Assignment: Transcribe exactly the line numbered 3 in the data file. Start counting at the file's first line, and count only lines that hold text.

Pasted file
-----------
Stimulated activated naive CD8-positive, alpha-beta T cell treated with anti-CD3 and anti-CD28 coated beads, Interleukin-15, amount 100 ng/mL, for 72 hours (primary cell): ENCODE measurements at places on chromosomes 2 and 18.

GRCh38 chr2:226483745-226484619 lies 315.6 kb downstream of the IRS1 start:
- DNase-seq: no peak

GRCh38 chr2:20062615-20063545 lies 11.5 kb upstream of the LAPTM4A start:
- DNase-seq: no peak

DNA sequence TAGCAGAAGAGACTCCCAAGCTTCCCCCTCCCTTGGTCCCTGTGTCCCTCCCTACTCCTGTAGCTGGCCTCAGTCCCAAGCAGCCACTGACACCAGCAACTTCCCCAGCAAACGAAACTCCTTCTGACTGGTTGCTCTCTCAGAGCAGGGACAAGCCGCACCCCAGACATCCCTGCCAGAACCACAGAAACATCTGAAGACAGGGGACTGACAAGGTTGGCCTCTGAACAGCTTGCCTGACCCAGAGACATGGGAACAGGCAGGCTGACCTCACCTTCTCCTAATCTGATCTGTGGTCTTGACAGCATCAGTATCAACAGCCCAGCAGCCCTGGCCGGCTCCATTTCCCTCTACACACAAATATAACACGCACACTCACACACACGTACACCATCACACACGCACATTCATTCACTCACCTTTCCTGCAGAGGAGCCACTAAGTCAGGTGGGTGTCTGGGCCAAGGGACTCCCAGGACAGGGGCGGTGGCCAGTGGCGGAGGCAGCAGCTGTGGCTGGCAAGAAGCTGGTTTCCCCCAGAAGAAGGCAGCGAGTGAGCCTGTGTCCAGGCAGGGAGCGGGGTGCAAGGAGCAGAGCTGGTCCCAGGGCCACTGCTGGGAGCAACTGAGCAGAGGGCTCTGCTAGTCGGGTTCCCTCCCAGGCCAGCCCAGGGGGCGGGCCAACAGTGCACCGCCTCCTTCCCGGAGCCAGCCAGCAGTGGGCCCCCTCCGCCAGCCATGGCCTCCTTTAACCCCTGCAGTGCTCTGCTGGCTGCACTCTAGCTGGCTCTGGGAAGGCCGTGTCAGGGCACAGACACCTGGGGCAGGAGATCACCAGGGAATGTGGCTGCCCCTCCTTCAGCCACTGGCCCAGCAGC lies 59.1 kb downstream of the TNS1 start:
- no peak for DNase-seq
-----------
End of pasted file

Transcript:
- DNase-seq: no peak